This evidence vastly implicates Schofield and casts serious doubt on Jones' guilt. The case that stands against Leo Jones today is a horse of a different color from that which was considered by the jury in 1981.
Fairness, reasonableness and justice--and indeed, the integrity of Florida's capital sentencing scheme--dictate that a jury consider the complete case.).
A system that precludes the presentation of evidence of innocence in a form other that the results of DNA testing injects arbitrariness and randomness into the process in violation of Furman.
It simply defies logic to require an innocence man to be executed because his attorney failed to prove diligence in discovering the evidence that proves his innocence.
As was noted in Furman, any judicial system with procedural and substantive protections for an accused will result in errors; innocent individuals will be convicted. Furman, 408 U.S. at 366 (Our beyond a reasonable doubt burden of proof in criminal cases is intended to protect the innocent, but we know it is not foolproof.
Various studies have shown that people whose innocence is later convincingly established are convicted and sentenced to death.).
Yet, not only does empirical evidence now demonstrate that Florida has the highest exoneration in capital cases of any state, nothing has been done to investigate, find out why, and attempt to remedy the matter.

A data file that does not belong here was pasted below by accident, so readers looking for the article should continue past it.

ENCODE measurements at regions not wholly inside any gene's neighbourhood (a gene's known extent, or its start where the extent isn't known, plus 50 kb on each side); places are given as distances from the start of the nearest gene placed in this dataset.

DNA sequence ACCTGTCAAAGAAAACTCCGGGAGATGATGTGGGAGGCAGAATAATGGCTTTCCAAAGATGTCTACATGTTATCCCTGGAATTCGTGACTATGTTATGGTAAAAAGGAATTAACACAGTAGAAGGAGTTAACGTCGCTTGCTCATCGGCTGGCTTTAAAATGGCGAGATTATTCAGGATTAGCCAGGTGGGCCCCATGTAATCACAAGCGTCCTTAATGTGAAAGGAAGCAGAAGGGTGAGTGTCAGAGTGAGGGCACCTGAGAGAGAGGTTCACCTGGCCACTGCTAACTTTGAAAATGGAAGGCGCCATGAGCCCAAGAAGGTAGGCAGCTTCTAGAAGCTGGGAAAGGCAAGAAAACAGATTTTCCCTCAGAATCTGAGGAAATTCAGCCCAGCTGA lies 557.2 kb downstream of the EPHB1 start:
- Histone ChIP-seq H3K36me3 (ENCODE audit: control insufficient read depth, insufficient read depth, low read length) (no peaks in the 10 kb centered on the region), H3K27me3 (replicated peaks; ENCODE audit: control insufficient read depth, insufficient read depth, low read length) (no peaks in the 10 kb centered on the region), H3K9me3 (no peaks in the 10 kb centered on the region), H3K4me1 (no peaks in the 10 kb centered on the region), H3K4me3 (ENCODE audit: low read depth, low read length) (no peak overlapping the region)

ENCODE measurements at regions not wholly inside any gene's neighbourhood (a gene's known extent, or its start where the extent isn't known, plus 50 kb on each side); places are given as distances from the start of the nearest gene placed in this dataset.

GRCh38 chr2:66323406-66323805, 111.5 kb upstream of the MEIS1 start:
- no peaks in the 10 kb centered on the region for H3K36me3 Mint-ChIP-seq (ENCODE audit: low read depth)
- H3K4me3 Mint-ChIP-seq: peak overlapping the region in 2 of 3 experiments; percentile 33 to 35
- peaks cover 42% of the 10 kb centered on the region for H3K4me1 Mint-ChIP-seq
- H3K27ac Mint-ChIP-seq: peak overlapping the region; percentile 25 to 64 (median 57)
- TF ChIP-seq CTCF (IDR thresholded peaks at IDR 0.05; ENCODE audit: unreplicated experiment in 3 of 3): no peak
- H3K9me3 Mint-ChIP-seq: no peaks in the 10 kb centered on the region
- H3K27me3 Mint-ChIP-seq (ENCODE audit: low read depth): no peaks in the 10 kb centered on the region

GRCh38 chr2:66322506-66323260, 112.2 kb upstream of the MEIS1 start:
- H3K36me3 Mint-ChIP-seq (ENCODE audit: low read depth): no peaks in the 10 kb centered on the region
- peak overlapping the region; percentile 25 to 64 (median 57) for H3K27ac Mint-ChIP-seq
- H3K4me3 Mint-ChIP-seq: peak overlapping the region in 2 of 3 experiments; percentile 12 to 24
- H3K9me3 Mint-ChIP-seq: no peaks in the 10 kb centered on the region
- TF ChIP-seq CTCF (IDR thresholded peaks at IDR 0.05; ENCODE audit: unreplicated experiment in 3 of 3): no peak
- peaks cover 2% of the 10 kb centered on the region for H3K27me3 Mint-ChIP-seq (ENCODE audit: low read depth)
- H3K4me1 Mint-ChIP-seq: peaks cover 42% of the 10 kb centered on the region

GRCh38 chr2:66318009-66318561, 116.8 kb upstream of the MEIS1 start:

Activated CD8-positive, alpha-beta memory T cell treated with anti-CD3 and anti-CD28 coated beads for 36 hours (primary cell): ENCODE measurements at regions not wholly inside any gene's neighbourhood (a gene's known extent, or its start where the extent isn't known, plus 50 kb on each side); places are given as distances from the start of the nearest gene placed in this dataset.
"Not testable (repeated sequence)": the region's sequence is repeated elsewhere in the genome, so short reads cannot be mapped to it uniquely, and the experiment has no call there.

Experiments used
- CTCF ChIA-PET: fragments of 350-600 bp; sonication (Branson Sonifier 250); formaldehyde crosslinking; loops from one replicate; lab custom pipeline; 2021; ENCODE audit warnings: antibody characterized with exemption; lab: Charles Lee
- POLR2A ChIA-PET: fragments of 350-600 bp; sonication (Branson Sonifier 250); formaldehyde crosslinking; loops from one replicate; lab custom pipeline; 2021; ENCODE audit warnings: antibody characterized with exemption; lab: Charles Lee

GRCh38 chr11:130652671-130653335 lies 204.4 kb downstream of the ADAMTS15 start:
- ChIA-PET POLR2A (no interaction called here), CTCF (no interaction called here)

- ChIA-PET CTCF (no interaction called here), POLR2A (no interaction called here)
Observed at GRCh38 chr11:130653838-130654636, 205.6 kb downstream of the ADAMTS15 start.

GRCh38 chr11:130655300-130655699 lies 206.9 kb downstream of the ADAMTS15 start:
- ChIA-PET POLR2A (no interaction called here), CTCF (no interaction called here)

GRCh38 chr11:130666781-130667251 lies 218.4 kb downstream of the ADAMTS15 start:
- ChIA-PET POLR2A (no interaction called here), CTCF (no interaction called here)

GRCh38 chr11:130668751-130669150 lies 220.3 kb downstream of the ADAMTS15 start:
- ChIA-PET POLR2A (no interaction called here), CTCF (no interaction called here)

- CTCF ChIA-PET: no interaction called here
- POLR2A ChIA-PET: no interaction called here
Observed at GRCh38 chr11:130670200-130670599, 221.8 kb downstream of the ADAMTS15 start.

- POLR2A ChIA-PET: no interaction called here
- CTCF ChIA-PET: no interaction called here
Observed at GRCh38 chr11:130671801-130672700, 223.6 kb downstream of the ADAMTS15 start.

Having such knowledge and experiencing such a situation first-hand in Florida, the courts and government have ignored the arbitrariness that accompanies the determinations that one type of proof of innocence is less valuable than another; one type qualifies for less procedural restrictions than another; and one type imposes less hurdles to be cleared before consideration of the evidence on the merits.
While DNA is a powerful tool in proving innocence, the recantation of witness testimony, confession by another individual to a third-party and other scientific improvement may be equally revealing. See House v. Bell, 126 S.Ct. 2064 (2006).
And, while there may be a more obvious issue of credibility attached to evidence of recantations, confessions and other scientific advances than may not be present with DNA, that does not mean that there will not be credibility issues raised as to the accuracy of DNA results.
It is simply arbitrary to place a diligence requirement when dealing with a particular type of evidence of diligence, but not another. See Jones; Swafford.
18. Florida`s decision to ignore the need for an actual innocence exception which allows an individual to defeat procedural bars and to demonstrate innocence has created a system that tolerates and accepts the risk of executing an innocent individual.
Though it has made an exception for new evidence in the form of the results of DNA testing, Florida has refused to apply the rationale for such an exception to its procedural bars (i.e. innocent people should not be locked up in prisons) across the board to all evidence of innocence.
As a result, Florida`s capital sentencing scheme violates the principles enunciated in Furman.